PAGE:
Parliament shooter's video to be released Friday
Michael Zehaf-Bibeau is seen in an undated picture from the Vancouver Police Department released by the Royal Canadian Mounted Police October 25, 2014. (Reuters/Vancouver Police Department/Handout)
A video made by gunman Michael Zehaf-Bibeau that explains his motives for killing a soldier at the National War Memorial and storming Parliament in October will be released Friday, RCMP confirm.
Commissioner Bob Paulson will appear before the Commons public safety and national security committee (SECU) to show and discuss the video.
"At that time, committee members will be provided an update on the investigation arising from the events of Oct 22, 2014, in Ottawa," RCMP spokesman Sgt. Greg Cox said via e-mail Wednesday.
Last month, the committee voted to invite Paulson to screen the video publicly. The RCMP seized the shooter's video as part of its criminal investigation but has kept the recording under wraps, saying its release would interfere with the ongoing probe.
Conservative Sen. Daniel Lang and Liberal Sen. Grant Mitchell repeated the request for its release in a private letter to Paulson last week.
The pair, who head the Senate's national security and defence committee, urged Paulson to make the video public so "that all Canadians can understand the motivations behind the terrorist attack on our seat of government." Zehaf-Bibeau, 32, shot and killed unarmed Cpl. Nathan Cirillo, 24, at the National War Memorial. He then crossed the street and stormed Parliament's Centre Block, where security gunned him down.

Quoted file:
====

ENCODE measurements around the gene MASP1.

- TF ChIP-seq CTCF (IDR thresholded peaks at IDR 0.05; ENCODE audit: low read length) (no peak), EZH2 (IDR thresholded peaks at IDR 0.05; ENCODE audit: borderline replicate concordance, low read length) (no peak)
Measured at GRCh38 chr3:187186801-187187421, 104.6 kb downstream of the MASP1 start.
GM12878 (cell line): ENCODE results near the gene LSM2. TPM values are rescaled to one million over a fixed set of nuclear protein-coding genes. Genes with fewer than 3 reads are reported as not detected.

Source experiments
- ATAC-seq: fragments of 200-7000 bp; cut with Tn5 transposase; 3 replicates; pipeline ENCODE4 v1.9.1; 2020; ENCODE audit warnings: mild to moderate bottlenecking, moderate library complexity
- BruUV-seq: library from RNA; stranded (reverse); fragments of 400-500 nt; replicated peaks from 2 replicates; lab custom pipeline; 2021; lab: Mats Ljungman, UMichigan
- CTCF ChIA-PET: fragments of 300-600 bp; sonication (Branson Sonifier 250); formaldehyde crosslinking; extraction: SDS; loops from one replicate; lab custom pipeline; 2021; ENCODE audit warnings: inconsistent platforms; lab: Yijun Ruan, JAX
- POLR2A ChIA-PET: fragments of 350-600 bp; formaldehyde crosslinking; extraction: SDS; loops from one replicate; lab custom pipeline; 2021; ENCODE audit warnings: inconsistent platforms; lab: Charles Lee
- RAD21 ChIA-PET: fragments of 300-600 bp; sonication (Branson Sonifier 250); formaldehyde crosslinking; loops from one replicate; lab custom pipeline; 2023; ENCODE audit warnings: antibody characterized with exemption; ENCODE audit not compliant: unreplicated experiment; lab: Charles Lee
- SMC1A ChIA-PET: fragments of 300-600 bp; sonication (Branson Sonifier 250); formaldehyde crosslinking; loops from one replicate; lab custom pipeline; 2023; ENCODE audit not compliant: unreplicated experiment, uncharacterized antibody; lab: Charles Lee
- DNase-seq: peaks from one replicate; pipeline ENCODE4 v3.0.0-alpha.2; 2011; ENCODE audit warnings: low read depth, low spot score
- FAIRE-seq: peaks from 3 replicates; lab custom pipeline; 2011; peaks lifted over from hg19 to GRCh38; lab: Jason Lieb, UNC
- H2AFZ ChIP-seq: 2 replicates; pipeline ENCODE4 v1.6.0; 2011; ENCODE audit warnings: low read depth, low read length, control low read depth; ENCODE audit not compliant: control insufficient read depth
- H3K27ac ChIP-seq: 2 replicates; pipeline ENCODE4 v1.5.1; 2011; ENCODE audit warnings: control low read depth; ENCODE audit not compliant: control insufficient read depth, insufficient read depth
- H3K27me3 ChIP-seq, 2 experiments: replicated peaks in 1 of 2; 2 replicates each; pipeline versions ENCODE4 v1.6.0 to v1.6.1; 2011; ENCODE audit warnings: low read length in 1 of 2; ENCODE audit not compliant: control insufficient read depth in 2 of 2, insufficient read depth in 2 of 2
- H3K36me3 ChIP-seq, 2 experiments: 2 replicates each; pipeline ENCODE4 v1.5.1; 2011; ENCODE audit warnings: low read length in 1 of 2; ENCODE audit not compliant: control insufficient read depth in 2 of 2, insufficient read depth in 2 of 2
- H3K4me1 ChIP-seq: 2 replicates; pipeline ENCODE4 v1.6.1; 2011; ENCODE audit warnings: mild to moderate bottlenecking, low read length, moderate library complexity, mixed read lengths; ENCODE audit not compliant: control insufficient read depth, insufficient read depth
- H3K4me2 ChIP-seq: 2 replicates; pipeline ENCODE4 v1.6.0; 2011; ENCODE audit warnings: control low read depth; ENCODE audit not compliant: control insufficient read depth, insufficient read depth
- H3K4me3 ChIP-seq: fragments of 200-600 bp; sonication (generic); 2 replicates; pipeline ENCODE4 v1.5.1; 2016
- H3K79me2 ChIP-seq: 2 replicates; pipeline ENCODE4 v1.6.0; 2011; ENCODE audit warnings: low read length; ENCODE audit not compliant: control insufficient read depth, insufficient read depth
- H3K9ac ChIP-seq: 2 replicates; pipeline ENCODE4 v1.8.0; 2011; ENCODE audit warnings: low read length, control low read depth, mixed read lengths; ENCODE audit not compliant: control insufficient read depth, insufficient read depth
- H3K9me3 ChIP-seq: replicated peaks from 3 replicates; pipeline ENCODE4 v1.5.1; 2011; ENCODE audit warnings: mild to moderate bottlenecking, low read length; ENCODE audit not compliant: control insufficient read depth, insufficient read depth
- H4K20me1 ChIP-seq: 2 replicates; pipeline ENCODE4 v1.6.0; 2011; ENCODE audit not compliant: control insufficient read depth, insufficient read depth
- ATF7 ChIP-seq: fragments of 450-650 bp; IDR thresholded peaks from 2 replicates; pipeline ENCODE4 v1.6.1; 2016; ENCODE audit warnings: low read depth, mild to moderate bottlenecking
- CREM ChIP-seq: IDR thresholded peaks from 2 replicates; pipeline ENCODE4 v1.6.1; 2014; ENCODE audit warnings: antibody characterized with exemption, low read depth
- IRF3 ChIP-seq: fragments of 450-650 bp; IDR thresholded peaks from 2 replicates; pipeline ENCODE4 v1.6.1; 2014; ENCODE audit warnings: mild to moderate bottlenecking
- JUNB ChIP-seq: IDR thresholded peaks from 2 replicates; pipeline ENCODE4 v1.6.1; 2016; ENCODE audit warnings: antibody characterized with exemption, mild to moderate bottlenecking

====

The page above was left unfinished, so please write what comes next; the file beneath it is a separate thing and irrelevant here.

Public Safety Minister Steven Blaney is "pleased" with the decision, according to ministry spokesman Jean-Christophe de Le Rue.
"This terror attack remains a significant example of why we need to pass our Anti-Terrorism Act - to ensure police and our national security agencies have the tools they need to keep Canadians safe," said de Le Rue.
NDP public safety critic and SECU vice-chair Randall Garrison said he's "been clear since the start" the video should be made public.
"Obviously, the police investigation is the priority in terms of handling evidence like this video," he said. "But at a time when Parliament is considering sweeping changes to our laws, there is significant public interest in better understanding what led to this tragic attack.
"After months of conflicting messages, it's important that there is finally some clear indication that the video will be released."
Liberal public safety critic and SECU vice-chairman Wayne Easter is hopeful the video will provide some insight into the motivation for the attack and could help prevent future acts of domestic terrorism.
"What it allows is some transparency for Canadians on this one tragic event, given the high-profile nature of the event," said Easter. "There's no question it was a terrorist act, but what was the thinking behind this individual? Was he influenced by others?
"The video will give the committee and give Canadians reason to pause and (consider) what we need to do in terms of Canadian safety and security, and to possibly prevent other individuals from being radicalized."
-- with files from Aedan Helmer